East Austin Theater Group Electrifies Stage
Words by Jennifer Simonson Portraits by Aaron Rimbey Stage Photos Courtesy of Rude Mechs
History is full of great characters, and Nikola Tesla is no exception. A mad scientist. A genius before his time.
Tesla gave the world alternating current and radio transmission. He envisioned wireless technology and cellphones a century before they were invented. But his obsessive-compulsive disorder drove him to count everything in the number of threes, possess an extreme aversion to human hair and believe he was in contact with aliens leaving him detached from society, turning to pigeons for comfort before dying alone and penniless in a New York City hotel room.
“We knew we wanted to do a sci-fi piece, and we were just sort of rooting around looking when we read the shortest bio of him in an anthology of interesting scientists. Of course, immediately we were like, “oh my god!” he hates spherical objects and he loves pigeons. He is so OCD he counts everything in threes, and he was such a big showman. [His story] was just so rich and genius and sad,” said director Shawn Sides.
Requiem for Tesla, the semi-biographical, sci-fi homage to Nikola Tesla, premiered in 2001, before the world embraced Tesla as a household name, before there was an automaker named after him or before David Bowie played him in a movie.
“Today people know Tesla, but in 2001 he was pretty obscure,” Sides adds. Despite his relative obscurity at the time the play was so popular, they brought it back in 2003 with a revamped script and set design. To celebrate its 20th season, Rude Mechs is bringing back Requiem for Tesla in December for a third iteration combining the 2001 production design with the 2003 script. The 90-minute play picks up Tesla with his arrival to America from his native home of modern day Croatia. It highlights his success with alternating currents and radio transmission and his tumultuous relationships with Thomas Edison, J.P. Morgan, and George Westinghouse who cheat Tesla out of his earnings and seek to ruin him all while exposing the psychological oddities of this deeply haunted man.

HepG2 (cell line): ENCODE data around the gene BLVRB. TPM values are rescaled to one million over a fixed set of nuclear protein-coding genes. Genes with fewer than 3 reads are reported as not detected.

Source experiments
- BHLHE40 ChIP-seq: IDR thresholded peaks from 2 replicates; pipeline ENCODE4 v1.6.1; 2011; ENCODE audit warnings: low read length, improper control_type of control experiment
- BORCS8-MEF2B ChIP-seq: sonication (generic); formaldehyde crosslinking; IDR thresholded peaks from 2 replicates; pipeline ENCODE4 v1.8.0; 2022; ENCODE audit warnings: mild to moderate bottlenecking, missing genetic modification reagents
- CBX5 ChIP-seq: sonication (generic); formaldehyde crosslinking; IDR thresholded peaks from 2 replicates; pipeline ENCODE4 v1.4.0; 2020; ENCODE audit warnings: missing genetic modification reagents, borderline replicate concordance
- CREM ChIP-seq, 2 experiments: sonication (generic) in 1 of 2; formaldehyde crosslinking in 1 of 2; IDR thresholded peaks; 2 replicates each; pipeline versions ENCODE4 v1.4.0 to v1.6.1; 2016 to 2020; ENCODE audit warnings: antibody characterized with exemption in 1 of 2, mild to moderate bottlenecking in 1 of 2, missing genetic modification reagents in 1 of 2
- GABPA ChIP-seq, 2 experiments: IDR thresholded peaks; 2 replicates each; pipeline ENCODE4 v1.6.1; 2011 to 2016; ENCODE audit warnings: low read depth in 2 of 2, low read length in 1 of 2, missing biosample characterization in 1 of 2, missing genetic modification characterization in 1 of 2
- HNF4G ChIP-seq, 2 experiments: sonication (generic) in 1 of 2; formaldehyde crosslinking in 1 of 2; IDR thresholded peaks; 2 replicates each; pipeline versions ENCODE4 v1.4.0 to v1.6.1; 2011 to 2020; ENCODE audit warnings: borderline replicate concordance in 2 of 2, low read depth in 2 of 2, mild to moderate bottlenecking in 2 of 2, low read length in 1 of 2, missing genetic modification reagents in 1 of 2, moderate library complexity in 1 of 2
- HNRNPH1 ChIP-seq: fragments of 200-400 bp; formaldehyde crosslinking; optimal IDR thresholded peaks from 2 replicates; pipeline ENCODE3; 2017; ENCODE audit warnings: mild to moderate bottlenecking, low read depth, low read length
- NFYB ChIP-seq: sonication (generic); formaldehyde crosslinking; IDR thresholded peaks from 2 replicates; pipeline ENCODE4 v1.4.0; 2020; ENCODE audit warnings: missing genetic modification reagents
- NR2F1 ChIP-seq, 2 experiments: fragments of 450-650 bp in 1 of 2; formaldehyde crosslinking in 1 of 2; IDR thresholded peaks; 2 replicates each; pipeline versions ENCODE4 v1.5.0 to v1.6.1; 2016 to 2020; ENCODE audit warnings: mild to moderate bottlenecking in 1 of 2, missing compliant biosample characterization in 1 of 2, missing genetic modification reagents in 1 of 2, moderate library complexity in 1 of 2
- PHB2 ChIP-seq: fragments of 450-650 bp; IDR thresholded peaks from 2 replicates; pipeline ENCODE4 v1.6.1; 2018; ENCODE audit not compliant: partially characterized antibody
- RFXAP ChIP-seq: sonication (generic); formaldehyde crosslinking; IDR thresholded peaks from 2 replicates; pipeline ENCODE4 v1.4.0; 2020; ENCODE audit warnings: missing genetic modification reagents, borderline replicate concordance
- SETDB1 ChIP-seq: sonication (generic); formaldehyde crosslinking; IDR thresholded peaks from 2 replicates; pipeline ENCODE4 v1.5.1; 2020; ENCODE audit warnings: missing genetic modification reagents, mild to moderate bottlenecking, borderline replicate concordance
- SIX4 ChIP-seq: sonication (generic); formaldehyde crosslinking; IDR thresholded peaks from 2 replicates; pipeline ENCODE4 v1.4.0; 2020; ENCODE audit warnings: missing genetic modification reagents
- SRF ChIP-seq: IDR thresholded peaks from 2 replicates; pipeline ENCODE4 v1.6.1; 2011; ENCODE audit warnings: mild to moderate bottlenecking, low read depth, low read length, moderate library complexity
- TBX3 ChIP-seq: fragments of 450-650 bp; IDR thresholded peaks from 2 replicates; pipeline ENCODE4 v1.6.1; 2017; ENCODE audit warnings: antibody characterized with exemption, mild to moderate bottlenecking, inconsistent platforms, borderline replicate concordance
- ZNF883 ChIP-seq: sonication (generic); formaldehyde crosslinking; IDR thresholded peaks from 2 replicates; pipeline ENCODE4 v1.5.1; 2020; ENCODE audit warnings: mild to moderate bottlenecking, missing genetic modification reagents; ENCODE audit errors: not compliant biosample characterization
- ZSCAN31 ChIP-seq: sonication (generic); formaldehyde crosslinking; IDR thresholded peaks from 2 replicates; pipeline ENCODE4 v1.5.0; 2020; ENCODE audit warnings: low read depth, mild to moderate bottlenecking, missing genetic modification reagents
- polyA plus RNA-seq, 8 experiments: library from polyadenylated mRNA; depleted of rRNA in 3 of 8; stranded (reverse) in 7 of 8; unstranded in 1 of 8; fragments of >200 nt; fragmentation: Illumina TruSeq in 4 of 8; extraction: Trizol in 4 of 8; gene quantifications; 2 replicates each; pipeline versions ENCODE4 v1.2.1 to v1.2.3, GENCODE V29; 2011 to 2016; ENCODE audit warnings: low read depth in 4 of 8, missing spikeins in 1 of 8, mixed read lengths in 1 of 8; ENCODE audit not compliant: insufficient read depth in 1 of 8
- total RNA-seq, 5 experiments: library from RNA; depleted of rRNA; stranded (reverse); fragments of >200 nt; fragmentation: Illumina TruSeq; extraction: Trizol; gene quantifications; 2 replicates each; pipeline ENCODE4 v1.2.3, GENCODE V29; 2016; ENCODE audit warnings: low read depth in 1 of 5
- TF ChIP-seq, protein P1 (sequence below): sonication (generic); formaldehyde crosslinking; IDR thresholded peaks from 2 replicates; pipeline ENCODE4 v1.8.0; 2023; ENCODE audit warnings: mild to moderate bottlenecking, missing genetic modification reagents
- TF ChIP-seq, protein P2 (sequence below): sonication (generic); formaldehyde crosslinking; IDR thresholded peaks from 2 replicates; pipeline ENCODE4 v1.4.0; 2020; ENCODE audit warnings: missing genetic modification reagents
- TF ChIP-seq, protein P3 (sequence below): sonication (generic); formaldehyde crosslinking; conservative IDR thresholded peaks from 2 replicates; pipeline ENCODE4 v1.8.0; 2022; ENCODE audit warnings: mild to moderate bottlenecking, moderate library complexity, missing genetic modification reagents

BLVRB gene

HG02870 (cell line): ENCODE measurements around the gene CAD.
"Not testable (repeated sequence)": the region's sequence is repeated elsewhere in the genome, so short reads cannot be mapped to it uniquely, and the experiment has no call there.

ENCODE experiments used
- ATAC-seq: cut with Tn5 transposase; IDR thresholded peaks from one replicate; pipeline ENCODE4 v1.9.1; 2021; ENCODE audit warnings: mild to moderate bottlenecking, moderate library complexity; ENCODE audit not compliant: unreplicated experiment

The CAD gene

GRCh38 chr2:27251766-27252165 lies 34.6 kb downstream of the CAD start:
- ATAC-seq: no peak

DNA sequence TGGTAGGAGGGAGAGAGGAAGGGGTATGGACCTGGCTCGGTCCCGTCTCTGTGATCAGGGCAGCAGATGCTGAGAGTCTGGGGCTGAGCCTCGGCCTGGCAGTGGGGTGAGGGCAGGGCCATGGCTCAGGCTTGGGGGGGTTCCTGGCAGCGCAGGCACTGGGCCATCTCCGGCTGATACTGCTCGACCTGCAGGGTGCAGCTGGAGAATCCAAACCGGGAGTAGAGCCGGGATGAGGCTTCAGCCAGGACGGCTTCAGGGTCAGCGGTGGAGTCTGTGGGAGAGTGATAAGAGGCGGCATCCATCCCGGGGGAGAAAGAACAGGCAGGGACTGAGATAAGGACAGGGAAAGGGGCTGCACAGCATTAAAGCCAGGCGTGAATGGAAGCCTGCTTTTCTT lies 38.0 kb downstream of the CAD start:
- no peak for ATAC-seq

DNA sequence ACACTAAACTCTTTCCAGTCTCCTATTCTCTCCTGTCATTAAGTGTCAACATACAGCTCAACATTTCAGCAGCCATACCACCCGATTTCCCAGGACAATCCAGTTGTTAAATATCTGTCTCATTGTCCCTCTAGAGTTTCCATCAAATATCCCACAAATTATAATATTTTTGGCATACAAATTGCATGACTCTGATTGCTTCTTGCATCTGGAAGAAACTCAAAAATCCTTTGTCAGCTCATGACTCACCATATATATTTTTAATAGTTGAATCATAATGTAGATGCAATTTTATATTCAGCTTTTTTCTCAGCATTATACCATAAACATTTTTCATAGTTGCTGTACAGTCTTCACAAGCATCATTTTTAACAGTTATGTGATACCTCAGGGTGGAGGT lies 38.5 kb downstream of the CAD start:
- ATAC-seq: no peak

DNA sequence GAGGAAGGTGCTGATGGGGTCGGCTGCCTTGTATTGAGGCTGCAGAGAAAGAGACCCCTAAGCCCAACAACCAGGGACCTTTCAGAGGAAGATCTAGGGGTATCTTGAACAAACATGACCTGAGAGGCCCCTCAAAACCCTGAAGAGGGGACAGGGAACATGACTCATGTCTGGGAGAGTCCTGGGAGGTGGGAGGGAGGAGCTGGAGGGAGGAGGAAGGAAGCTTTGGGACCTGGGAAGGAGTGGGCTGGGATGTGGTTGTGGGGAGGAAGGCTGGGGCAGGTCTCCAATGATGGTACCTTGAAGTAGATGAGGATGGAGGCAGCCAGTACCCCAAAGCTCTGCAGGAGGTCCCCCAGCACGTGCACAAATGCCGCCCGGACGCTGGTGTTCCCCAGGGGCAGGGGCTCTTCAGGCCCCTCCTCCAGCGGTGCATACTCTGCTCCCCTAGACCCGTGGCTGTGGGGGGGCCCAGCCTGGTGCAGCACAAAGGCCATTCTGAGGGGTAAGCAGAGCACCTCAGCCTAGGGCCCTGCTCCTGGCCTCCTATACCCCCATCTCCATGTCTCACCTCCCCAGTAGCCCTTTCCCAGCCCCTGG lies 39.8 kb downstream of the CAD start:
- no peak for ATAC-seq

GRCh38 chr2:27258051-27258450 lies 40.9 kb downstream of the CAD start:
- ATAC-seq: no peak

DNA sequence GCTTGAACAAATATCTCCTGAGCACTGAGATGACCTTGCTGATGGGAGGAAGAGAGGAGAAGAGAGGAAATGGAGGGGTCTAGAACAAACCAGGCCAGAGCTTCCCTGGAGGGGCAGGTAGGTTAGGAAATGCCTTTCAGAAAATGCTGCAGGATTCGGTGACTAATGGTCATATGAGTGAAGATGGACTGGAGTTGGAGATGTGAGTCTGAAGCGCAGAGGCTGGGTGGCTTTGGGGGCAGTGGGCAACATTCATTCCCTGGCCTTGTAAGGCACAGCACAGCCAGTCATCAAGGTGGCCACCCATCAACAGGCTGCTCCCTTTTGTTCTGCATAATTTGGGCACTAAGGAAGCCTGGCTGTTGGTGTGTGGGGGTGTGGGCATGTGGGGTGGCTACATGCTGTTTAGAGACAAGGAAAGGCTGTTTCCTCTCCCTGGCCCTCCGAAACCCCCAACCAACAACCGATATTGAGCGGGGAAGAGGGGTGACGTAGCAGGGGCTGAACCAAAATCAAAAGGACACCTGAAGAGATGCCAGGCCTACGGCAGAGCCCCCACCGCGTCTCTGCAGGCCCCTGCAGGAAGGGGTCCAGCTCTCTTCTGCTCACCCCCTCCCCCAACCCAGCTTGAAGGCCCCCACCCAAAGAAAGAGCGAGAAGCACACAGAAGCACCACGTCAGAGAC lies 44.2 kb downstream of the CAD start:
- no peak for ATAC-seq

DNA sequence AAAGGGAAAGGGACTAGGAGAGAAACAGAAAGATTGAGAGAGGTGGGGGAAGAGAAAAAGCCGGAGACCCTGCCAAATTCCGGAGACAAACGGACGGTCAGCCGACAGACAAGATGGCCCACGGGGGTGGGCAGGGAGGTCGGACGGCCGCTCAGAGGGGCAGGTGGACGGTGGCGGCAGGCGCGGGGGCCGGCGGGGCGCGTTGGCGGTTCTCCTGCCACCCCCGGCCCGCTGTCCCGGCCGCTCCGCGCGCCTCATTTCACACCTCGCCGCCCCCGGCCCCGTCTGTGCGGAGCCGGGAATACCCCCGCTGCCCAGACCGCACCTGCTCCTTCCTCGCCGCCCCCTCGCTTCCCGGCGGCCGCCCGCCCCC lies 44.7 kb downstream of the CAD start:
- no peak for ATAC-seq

Requiem‘s five-member cast, live music and its high voltage stage collage portrays Tesla’s continuous teetering between genius and insanity, including his deep love for a pigeon, a love from which he believed his was reciprocated.
“This Tesla is far from the mad scientist the media made him out to be—no raving Dr. Frankenstein, as Colin Clive had him in the 1931 film, no death ray-dealing fiend in a Superman cartoon. But the Rudes use these images as an atmospheric jumping-off point; they playfully tell Tesla’s story through conventions of Hollywood horror…” said the Austin Chronicle in January 2003.
Requiem for Tesla will run for two weeks in December at The Off Center. It will be one of the last shows to take stage at The Off Center as the theater is slated to close in May.
December 1-18, 2016
Thursday-Saturday 8pm; Sunday 5pm
The Off Center, 2211A Hidalgo St.
Tickets: $12-$35 Sliding Scale
2211A Hidalgo St.